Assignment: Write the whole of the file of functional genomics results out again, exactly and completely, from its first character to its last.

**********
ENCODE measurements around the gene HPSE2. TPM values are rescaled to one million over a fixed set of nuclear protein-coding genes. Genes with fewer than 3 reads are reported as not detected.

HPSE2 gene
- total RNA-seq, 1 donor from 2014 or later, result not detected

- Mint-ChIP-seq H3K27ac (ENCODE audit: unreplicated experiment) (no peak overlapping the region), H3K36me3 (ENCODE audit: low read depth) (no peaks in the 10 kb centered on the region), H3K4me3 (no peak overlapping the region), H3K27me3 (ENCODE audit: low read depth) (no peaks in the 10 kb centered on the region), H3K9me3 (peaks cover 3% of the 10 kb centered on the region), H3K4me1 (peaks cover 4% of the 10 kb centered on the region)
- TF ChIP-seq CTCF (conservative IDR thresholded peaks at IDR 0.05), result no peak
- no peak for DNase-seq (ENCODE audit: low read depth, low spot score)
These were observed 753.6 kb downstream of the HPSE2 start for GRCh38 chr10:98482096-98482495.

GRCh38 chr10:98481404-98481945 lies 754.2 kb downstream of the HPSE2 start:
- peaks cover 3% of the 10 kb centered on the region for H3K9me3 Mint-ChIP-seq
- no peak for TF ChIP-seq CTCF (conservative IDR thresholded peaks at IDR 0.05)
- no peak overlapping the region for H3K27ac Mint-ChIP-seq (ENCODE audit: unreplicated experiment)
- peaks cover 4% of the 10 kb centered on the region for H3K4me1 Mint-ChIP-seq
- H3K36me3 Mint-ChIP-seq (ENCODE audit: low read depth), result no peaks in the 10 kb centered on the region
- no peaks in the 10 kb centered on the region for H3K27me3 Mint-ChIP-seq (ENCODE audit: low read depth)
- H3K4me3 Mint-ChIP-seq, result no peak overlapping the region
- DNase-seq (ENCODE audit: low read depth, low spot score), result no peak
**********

ENCODE measurements around the gene HPSE2. TPM values are rescaled to one million over a fixed set of nuclear protein-coding genes. Genes with fewer than 3 reads are reported as not detected.

HPSE2 gene
- total RNA-seq, 1 donor from 2014 or later, result not detected

- Mint-ChIP-seq H3K27ac (ENCODE audit: unreplicated experiment) (no peak overlapping the region), H3K36me3 (ENCODE audit: low read depth) (no peaks in the 10 kb centered on the region), H3K4me3 (no peak overlapping the region), H3K27me3 (ENCODE audit: low read depth) (no peaks in the 10 kb centered on the region), H3K9me3 (peaks cover 3% of the 10 kb centered on the region), H3K4me1 (peaks cover 4% of the 10 kb centered on the region)
- TF ChIP-seq CTCF (conservative IDR thresholded peaks at IDR 0.05), result no peak
- no peak for DNase-seq (ENCODE audit: low read depth, low spot score)
These were observed 753.6 kb downstream of the HPSE2 start for GRCh38 chr10:98482096-98482495.

GRCh38 chr10:98481404-98481945 lies 754.2 kb downstream of the HPSE2 start:
- peaks cover 3% of the 10 kb centered on the region for H3K9me3 Mint-ChIP-seq
- no peak for TF ChIP-seq CTCF (conservative IDR thresholded peaks at IDR 0.05)
- no peak overlapping the region for H3K27ac Mint-ChIP-seq (ENCODE audit: unreplicated experiment)
- peaks cover 4% of the 10 kb centered on the region for H3K4me1 Mint-ChIP-seq
- H3K36me3 Mint-ChIP-seq (ENCODE audit: low read depth), result no peaks in the 10 kb centered on the region
- no peaks in the 10 kb centered on the region for H3K27me3 Mint-ChIP-seq (ENCODE audit: low read depth)
- H3K4me3 Mint-ChIP-seq, result no peak overlapping the region
- DNase-seq (ENCODE audit: low read depth, low spot score), result no peak